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Interview: Spago Nanomedical – Aiming to improve cancer care

Mats Hansen SpagoPix

The company recently reached an important milestone with its contrast agent SpagoPix and, if the results are positive, it could enhance cancer care.

Spago Nanomedical was founded in 2007 as a subsidiary of Accelerator Nordic. The purpose was to advance an invention from the University of Linköping regarding the use of gadolinium-based nanoparticles as a contrast agent for MRI. A few years later, in 2011, the company initiated the development of a novel nanomaterial for MRI-contrast that instead of gadolinium was based on manganese. The material showed a high contrast enhancement in MRI and also had tumor-selective properties. Today it is this patented nanomaterial that is the basis of the company’s development project, called SpagoPix.

In 2014 the company also initiated a project named Tumorad, in which a nanomaterial is loaded with radioactive isotopes to create a nanomedical product for tumor-selective radionuclide therapy.

Things are starting to happen

Last year was quite an eventful year for the company. For example, the United States Patent and Trademark Office (USPTO) granted the company’s patent application comprising product protection for Tumorad in the USA. The patent is valid until the year 2035. The approval means that Spago Nanomedical holds product protection for Tumorad in one of the strategically most important markets for radionuclide therapies.

Perhaps even more interesting, in December the company applied to the Swedish Medical and Pharmaceutical Agency for initiation of a phase I clinical trial of SpagoPix (SN132D) in patients with breast cancer.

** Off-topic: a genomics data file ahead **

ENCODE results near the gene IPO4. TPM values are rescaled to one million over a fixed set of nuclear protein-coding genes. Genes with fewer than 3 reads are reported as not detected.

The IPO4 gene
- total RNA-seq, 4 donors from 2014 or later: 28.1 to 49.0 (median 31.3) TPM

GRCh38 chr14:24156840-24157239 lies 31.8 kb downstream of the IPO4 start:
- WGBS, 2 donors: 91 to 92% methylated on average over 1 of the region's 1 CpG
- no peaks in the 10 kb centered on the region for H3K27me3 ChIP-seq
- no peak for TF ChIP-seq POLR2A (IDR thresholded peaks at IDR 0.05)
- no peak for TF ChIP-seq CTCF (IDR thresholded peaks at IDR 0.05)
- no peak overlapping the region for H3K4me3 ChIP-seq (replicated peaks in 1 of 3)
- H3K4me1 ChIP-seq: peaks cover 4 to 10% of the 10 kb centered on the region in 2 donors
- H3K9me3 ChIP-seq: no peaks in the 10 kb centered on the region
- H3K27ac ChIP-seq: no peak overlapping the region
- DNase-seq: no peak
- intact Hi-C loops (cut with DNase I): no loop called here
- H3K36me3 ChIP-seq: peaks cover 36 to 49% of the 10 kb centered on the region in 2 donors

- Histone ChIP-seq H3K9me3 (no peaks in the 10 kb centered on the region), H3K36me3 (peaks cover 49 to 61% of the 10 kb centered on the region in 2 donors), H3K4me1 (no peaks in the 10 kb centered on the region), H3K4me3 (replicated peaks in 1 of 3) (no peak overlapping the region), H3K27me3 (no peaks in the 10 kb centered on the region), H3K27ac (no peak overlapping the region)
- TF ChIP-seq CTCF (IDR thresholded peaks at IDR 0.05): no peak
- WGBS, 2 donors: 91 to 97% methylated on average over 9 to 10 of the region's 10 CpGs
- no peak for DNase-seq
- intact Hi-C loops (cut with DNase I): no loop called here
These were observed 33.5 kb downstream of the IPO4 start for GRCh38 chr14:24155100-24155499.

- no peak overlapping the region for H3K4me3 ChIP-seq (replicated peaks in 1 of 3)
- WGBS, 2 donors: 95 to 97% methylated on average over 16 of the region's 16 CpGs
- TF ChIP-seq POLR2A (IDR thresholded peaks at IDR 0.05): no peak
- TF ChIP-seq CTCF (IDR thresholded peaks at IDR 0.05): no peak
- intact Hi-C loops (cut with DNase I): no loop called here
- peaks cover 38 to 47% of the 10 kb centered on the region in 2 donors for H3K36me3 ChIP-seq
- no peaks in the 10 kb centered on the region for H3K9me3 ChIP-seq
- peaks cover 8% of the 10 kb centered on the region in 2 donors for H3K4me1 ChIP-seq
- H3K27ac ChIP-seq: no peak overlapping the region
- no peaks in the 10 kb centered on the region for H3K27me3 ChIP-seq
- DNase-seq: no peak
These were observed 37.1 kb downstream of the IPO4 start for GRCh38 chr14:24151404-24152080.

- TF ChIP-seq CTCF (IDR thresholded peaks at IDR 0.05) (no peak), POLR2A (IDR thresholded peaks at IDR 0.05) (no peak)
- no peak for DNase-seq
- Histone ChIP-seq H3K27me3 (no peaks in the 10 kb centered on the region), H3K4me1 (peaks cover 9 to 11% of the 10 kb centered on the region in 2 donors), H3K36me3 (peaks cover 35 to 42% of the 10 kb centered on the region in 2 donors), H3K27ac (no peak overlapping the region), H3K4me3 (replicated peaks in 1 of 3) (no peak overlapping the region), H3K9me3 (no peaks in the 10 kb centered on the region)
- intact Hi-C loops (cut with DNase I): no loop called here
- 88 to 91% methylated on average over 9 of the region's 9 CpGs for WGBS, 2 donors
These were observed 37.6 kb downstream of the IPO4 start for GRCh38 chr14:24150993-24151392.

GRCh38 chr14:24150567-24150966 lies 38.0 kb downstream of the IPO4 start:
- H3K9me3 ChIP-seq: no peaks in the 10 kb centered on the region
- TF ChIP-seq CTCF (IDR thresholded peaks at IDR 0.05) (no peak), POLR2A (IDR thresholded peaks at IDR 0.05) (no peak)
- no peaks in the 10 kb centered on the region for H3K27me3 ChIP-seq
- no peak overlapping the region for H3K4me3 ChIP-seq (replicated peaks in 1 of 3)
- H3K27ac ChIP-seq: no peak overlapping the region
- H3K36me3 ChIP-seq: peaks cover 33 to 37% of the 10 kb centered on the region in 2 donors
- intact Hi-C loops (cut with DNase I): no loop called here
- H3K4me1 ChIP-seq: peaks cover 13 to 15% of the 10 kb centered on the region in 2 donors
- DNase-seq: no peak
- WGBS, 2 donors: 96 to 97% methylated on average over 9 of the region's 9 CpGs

A milestone

In February 2019 the company received approval from the Swedish Medical and Pharmaceutical Agency and could initiate its first clinical study with SpagoPix. It has taken time for the company to mature its project into clinical studies, so the decision was a historic one for the company.

“It was a great joy that after a long period of hard work and pressure on the entire organization we received a positive result. Both the project and the company have matured and it will be very inspiring to take them further to commercialization,” says Mats Hansen, CEO of Spago Nanomedical.

The primary aim of the clinical trial is to document safety. Another key aim is to investigate the contrast enhancement in MRI of primary and secondary tumors. Pre-clinical studies have shown promising results, such as better image contrast, which enables detection of smaller tumors. The trial, which is planned to include up to 20 patients, will be conducted at the Uppsala University Hospital.

“SN132D is a new and interesting contrast agent for MRI examination of solid tumors, a field in need of improvements,” says Fredrik Wärnberg, responsible investigator for the SPAGOPIX-01 trial and senior physician at Uppsala University Hospital.

Data by the end of the year

Mats Hansen says that the goal is to have data from the study by the end of the year.

“A positive result from this trial would foremost be a validation of our technology and our ability to drive projects into clinical phase. Business-wise it is of course also a strength to be able to lean on clinical data during discussions with potential partners for out-licensing,” he says.

In February 2019 Klas Palin, Equity Analyst at Redeye, valued the Spago base case at 18 SEK, which increases to 26 SEK if there are clear positive results.

“A positive result would mean a significant risk reduction in the project and a value increase for potential partners. The risk in the phase I study is significantly lower than traditional pharmaceutical development, since the transformation between human and animal models is higher,” he stated in his analysis. If there are negative results, he sat the value to 5 SEK.

Photo of Mats Hansen and SpagoPix: Emil Aaltonen,



The advantages with SpagoPix are that it may more easily differentiate tumors from other tissues in the body. This significantly decreases the risk for wrongful tumor findings. It will also give more distinct images, and with that there are larger opportunities to detect and provide a correct cancer diagnosis.


Tumorad is a therapy project with the purpose of treating, and not diagnosing, cancer. The project uses the same nanoparticles but the largest difference is that the Tumorad particles are larger and contain a radioactive isotope instead of manganese. The isotope irradiates the cancer tumor.